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IT IS NOT ALWAYS MAY.-TO THE RIVER CHARLES.
And in better hours and brighter,
Not for this alone I love thee,
Nor because thy waves of blue From celestial seas above thee
Take their own celestial hue.
Where yon shadowy woodlands hide thee,
More than this; - thy name reminds me Of three friends, all true and tried; And that name, like magic, binds me Closer, closer to thy side.
Friends my soul with joy remembers !
How like quivering flames they start, When I fan the living embers
On the hearth-stone of my heart!
And he who has not learned to know
THE shades of night were falling fast,
His brow was sad; his eye beneath
In happy homes he saw the light
"Try not the Pass!" the old man said; "Dark lowers the tempest overhead, The roaring torrent is deep and wide!" And loud that clarion voice replied, Excelsior!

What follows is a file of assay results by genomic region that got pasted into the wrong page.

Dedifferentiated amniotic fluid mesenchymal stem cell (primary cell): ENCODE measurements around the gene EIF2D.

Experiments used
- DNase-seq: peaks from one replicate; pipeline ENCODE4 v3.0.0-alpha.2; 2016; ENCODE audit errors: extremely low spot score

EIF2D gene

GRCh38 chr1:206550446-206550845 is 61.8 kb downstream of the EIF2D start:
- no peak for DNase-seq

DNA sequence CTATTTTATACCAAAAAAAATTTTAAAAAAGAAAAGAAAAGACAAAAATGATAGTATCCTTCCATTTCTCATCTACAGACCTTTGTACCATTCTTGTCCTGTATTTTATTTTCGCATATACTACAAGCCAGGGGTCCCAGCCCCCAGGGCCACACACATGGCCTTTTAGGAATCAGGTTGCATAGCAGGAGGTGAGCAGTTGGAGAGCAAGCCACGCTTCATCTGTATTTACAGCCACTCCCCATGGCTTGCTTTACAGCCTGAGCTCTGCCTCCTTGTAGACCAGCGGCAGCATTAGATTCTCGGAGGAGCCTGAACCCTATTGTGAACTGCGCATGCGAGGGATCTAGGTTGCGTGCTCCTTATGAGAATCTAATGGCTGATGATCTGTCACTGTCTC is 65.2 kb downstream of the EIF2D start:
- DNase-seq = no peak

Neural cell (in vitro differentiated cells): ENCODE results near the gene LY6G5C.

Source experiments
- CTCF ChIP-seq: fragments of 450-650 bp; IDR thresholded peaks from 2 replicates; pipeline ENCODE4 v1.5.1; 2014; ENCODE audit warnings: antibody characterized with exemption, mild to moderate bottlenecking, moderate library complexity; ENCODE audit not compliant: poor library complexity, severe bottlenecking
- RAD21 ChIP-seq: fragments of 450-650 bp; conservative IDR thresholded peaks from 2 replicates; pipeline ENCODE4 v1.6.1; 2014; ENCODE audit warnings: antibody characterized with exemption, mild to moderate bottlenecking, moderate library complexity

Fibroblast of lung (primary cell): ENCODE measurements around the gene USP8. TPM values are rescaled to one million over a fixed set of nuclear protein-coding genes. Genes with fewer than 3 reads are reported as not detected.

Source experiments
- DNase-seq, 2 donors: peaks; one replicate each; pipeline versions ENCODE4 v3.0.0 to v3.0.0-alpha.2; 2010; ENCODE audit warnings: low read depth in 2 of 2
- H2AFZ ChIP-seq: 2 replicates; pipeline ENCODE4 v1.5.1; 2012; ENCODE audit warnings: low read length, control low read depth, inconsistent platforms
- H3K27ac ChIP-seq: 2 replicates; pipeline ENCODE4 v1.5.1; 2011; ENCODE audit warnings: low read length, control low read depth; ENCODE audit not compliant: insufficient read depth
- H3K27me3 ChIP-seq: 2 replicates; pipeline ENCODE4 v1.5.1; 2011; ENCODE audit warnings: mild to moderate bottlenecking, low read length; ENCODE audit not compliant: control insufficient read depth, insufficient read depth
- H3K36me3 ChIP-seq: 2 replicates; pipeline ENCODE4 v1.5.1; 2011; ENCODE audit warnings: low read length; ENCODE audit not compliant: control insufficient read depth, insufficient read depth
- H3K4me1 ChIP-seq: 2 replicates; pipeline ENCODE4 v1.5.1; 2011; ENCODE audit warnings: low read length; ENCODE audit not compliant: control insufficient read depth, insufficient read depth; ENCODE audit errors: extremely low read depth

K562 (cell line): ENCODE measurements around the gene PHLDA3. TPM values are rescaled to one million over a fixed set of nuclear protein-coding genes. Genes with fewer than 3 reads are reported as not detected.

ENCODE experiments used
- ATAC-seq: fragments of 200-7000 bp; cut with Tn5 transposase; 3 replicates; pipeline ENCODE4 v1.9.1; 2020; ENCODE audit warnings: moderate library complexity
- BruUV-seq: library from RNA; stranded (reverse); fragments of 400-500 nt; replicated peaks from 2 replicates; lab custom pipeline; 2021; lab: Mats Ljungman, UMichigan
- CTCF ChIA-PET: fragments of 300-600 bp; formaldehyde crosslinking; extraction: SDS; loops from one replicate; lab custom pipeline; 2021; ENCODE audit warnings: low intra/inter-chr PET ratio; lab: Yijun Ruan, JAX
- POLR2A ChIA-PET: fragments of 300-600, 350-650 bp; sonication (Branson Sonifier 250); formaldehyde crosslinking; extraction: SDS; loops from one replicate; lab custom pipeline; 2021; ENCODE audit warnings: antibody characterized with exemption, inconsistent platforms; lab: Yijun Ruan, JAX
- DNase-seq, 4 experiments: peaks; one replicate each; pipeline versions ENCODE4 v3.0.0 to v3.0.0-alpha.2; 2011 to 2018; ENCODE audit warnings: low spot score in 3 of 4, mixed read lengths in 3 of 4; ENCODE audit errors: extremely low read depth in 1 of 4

TO WILLIAM E. CHANNING.
THE pages of thy book I read,
Well done! Thy words are great and bold;
Go on, until this land revokes
The old and chartered Lie,
The feudal curse, whose whips and yokes
There in the twilight cold and gray,
POEMS ON SLAVERY.
[The following poems, with one exception, were written at sea, in the latter part of October, 1842. I had not then heard of Dr. Channing's death. Since that event, the poem addressed to him is no longer appropriate. I have decided, however, to let it remain as it was written, in testimony of my admiration for a great and good man.]
"O stay," the maiden said, "and rest
Write! and tell out this bloody tale;
"Beware the pine-tree's withered branch! Beware the awful avalanche!"
THE SLAVE'S DREAM.
BESIDE the ungathered rice he lay,
His breast was bare, his matted hair
This was the peasant's last Good-night,
At break of day, as heavenward
A traveller, by the faithful hound,